My motivation to pursue research is to work towards a long term goal that my job will contribute to the continuous improvement of the healthcare system. I am particularly interested in investigating and developing tools and methods for the purpose of advancing regulatory and HTA policies and processes and facilitating equitable access to new medicinal products.
Education and experience:
Tina Wang is the Manager for the HTA programme at the Centre for Innovation in Regulatory Science (CIRS). The focus of her work was to advance international HTA and coverage body interaction with drug regulatory agencies in terms of scientific advice and alignment of technical requirements, to improve the understanding of HTA/Coverage processes and decision making and to promote best practice via the application of tools developed by CIRS over the past 30 years.
At CIRS, Ms Wang’s scope of responsibilities covers all aspect of HTA programme activities through marketing to delivery, including project managing the HTA programme and coordinating a HTA programme steering committee, executing and implementing of metrics studies evaluating the HTA process with in companies and agencies on annual basis, conducting independent literature research and designing specialised survey, and construction of and maintenance of the Regulatory and Reimbursement Atlas Programme.
She received her undergraduate degree in Applied Chemistry from the Beijing University of Technology and a Master of Science in Pharmaceutical Analysis and Quality Control from Kings College, University of London. Prior to joining CIRS in 2010, Ms Wang worked as a research scientist at Medpharm and GlaxoSmithKline. The focus of Tina’s master research and previous working experience was on the application of modern technology for analysis in drug discovery and development.
Ms Wang’s main field of interest is the international pharmaceutical strategy and policy in Regulatory Affair and Health Technology Assessment.
Title PhD project:
Ensuring equitable access to new medicine through quality Company, Regulatory and HTA decision making.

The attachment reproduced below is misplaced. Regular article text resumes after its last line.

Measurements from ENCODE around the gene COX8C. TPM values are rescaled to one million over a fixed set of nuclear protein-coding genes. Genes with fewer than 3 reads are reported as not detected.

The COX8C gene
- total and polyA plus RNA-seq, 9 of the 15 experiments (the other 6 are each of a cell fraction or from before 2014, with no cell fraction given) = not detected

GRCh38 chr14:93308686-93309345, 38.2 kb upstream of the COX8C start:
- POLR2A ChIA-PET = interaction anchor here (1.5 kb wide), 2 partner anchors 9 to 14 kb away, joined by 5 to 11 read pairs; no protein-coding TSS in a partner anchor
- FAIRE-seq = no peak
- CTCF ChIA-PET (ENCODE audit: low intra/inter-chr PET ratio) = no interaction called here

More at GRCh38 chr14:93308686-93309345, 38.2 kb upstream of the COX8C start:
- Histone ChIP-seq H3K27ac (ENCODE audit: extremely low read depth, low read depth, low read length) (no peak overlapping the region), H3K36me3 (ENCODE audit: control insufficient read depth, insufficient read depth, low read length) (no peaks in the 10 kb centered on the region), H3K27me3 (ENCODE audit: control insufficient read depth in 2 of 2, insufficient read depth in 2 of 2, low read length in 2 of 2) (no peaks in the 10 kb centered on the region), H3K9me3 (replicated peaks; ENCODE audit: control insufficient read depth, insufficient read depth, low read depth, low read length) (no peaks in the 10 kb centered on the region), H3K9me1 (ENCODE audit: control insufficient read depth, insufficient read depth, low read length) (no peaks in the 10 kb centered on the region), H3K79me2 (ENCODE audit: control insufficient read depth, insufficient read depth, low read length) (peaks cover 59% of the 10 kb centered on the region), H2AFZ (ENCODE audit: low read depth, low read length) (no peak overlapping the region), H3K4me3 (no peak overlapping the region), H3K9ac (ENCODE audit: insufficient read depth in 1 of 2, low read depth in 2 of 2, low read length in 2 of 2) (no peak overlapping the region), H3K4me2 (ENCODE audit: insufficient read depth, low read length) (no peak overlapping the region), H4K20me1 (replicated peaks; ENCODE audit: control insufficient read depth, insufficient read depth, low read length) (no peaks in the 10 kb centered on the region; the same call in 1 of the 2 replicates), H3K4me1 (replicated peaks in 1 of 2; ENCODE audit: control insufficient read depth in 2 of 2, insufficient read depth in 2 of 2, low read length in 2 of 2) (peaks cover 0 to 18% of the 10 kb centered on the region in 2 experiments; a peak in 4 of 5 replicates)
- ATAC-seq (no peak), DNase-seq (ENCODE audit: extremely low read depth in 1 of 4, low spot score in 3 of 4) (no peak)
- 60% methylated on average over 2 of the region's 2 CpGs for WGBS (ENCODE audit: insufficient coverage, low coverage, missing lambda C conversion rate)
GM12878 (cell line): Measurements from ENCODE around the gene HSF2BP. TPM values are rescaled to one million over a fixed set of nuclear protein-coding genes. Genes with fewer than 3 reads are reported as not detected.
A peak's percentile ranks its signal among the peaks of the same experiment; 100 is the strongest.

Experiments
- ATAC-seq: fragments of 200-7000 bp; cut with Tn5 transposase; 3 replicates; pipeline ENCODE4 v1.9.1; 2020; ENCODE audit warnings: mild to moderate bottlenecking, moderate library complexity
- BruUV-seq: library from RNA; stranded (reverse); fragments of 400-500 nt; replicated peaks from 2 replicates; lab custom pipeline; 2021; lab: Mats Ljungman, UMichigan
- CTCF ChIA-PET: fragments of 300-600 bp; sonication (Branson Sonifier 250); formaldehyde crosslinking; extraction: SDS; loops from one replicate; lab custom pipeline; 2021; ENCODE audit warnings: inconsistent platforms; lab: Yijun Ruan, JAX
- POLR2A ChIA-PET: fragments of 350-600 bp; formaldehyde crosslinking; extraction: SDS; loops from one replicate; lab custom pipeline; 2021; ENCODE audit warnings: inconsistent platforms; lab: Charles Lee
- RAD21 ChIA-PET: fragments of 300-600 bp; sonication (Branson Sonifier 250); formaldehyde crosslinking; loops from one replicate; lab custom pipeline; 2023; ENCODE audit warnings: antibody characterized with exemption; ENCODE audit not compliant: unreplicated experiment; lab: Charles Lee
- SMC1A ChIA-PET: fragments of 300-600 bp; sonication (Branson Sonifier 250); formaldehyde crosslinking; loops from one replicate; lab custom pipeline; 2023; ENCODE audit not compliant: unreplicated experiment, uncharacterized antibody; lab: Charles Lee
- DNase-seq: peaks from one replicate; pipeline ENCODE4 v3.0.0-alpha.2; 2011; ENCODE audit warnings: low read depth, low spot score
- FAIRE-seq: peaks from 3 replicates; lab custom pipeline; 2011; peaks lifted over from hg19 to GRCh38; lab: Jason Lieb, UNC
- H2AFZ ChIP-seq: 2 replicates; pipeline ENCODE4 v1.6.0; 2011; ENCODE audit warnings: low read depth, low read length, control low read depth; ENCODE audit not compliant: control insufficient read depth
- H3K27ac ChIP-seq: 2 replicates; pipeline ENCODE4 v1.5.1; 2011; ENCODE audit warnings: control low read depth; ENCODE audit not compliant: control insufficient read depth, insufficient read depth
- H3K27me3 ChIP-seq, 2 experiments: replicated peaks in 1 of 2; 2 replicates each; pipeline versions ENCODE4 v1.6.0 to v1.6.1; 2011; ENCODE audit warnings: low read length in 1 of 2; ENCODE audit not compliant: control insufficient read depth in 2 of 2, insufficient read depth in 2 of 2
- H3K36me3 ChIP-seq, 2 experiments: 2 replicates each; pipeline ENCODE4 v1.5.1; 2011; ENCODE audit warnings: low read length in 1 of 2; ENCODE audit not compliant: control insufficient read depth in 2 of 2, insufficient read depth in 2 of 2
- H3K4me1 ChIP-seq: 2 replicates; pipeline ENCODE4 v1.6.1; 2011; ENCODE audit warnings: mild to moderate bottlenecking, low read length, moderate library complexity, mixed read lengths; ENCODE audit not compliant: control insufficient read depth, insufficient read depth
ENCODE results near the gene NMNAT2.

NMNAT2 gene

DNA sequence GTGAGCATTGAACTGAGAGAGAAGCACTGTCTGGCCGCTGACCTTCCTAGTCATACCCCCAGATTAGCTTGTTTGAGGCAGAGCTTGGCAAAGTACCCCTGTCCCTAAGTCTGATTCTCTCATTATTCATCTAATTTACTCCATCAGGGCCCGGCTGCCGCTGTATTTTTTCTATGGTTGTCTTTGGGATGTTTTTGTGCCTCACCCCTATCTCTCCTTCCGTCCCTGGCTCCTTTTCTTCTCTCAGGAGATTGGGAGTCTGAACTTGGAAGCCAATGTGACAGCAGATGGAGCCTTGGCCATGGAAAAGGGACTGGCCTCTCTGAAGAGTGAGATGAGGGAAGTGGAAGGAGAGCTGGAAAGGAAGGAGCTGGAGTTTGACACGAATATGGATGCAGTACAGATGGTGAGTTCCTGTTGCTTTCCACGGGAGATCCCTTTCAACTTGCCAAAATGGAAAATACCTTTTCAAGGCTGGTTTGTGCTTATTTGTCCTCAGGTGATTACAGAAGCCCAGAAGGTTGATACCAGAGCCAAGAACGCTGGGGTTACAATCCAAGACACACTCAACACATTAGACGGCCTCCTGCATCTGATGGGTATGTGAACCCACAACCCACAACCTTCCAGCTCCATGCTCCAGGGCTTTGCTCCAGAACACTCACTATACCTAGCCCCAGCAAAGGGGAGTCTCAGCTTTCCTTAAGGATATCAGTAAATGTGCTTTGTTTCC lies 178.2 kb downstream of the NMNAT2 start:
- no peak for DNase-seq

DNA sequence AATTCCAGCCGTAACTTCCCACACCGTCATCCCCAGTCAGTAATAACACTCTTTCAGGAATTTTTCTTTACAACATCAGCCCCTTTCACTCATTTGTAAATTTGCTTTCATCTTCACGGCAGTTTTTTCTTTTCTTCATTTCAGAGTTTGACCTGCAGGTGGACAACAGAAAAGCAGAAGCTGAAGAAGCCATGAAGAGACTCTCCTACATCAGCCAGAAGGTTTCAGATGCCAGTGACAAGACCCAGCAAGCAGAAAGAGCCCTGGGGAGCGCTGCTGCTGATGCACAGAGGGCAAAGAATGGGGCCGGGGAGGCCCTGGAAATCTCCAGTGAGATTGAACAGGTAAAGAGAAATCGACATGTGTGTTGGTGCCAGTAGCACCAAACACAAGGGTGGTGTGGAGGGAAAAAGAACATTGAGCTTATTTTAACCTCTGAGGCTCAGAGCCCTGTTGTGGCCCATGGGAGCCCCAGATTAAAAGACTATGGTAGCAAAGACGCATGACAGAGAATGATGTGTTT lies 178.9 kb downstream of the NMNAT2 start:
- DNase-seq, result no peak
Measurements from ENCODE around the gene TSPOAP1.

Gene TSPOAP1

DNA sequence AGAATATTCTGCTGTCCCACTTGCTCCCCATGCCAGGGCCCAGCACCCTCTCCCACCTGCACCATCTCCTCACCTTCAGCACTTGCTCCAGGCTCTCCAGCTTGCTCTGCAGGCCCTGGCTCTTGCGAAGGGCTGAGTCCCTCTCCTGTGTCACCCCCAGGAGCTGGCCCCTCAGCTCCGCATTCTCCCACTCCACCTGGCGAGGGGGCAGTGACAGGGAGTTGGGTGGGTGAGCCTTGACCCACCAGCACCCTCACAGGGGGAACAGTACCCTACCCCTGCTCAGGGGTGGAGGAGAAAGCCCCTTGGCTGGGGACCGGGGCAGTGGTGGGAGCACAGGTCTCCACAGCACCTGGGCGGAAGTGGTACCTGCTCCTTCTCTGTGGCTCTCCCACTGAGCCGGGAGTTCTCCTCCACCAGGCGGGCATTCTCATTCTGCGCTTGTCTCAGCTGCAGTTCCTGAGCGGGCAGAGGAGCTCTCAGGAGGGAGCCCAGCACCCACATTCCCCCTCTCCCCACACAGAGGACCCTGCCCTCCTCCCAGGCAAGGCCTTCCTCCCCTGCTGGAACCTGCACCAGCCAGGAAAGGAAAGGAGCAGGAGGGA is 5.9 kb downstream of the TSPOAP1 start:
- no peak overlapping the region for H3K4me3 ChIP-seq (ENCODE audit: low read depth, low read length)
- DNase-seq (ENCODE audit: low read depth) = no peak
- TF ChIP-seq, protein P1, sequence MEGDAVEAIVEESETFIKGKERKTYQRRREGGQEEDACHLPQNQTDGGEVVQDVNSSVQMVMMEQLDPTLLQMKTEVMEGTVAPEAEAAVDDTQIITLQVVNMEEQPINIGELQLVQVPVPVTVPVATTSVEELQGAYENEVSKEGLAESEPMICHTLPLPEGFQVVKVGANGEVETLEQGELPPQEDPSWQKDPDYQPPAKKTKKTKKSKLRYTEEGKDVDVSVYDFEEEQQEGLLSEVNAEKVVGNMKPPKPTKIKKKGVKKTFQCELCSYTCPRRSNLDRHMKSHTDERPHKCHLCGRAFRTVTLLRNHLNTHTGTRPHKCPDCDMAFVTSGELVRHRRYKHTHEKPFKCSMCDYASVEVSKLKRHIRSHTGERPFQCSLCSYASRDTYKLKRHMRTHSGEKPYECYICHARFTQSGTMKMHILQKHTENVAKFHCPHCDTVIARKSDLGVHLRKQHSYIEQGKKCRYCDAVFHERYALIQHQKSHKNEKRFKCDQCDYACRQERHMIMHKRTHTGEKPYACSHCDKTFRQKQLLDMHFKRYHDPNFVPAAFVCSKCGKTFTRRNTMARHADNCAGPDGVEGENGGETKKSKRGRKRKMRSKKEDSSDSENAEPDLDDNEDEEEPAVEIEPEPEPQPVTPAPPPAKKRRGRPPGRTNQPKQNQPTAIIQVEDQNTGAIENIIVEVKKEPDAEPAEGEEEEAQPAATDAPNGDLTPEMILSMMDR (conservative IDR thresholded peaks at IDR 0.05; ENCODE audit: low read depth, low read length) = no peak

PhD project description:
Health technology assessment (HTA) is increasingly used to evaluate new medicines in order to inform coverage decision making for efficient allocation of healthcare resources. Beyond the traditional regulatory requirements of quality, efficacy and safety, HTA considers the effectiveness, appropriateness and cost of medicinal products and technologies. HTA agencies continuously evolve to adopt the best tools and techniques in order to make more efficient decisions about the place of new medicines in their jurisdiction. Initiatives are ongoing amongst HTA agencies and other stakeholders such as regulatory bodies, academic groups and industry to discuss common methodologies, guidelines, standard processes and good review practices, in order to identify criteria for best practices in HTA decision making.
However, the variability in remits of HTA organisations and methodologies that are utilised in HTA appraisal and coverage decision-making processes in different countries results in a complex and challenging environment, as well as inequitable access to new medicines for patients.
This research is aimed to evaluate the influence of HTA requirements on development as well as, timelines, procedures and transparency, with the purpose to understand and improve the HTA decision making process within companies and agencies. The research will explore the stakeholder interactions between company, regulatory and HTA agencies in terms of early scientific advice, the commonality of evidentiary requirement between regulatory and HTA stakeholders, as well investigate the good HTA decision making practices by agencies and good submission practice from companies is to understand just how companies can build quality submission and how agencies can build quality into the HTA process and decision making.
Teammembers and other people involved: